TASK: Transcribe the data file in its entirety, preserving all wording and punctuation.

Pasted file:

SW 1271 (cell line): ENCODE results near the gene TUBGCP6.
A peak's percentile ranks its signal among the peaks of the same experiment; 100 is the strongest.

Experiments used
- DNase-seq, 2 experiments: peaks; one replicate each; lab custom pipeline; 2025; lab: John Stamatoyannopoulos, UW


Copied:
SW 1271 (cell line): ENCODE results near the gene TUBGCP6.
A peak's percentile ranks its signal among the peaks of the same experiment; 100 is the strongest.

Experiments used
- DNase-seq, 2 experiments: peaks; one replicate each; lab custom pipeline; 2025; lab: John Stamatoyannopoulos, UW